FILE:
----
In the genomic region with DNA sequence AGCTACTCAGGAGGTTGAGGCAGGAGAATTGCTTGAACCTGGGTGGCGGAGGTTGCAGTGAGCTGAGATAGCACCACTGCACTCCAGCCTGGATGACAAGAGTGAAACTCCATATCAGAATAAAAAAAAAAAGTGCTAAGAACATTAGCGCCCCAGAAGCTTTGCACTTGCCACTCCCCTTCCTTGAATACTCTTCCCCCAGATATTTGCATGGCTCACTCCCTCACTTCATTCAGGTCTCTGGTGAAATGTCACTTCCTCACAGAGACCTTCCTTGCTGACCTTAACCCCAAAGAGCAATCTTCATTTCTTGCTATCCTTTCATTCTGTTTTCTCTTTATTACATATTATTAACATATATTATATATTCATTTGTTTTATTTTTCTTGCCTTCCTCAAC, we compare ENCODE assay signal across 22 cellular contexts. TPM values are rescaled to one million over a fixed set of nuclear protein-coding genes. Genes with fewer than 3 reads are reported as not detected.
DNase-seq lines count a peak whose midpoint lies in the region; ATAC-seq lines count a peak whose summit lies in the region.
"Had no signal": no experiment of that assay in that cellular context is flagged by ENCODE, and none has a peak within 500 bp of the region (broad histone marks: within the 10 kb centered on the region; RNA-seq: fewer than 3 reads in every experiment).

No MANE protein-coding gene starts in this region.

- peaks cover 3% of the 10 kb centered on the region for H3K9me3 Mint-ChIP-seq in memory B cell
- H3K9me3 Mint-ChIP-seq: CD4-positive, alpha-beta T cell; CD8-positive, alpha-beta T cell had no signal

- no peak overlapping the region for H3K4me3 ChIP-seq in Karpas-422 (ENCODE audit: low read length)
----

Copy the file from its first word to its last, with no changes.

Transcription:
In the genomic region with DNA sequence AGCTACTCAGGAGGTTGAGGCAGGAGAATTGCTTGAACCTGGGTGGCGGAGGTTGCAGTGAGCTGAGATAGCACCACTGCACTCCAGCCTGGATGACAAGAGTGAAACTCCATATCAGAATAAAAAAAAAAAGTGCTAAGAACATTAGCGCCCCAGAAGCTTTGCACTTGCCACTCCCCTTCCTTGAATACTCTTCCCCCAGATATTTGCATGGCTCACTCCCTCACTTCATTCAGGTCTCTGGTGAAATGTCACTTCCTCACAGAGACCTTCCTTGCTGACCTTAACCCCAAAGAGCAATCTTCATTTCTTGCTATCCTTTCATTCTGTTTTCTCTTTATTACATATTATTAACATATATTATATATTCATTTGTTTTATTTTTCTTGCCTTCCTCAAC, we compare ENCODE assay signal across 22 cellular contexts. TPM values are rescaled to one million over a fixed set of nuclear protein-coding genes. Genes with fewer than 3 reads are reported as not detected.
DNase-seq lines count a peak whose midpoint lies in the region; ATAC-seq lines count a peak whose summit lies in the region.
"Had no signal": no experiment of that assay in that cellular context is flagged by ENCODE, and none has a peak within 500 bp of the region (broad histone marks: within the 10 kb centered on the region; RNA-seq: fewer than 3 reads in every experiment).

No MANE protein-coding gene starts in this region.

- peaks cover 3% of the 10 kb centered on the region for H3K9me3 Mint-ChIP-seq in memory B cell
- H3K9me3 Mint-ChIP-seq: CD4-positive, alpha-beta T cell; CD8-positive, alpha-beta T cell had no signal

- no peak overlapping the region for H3K4me3 ChIP-seq in Karpas-422 (ENCODE audit: low read length)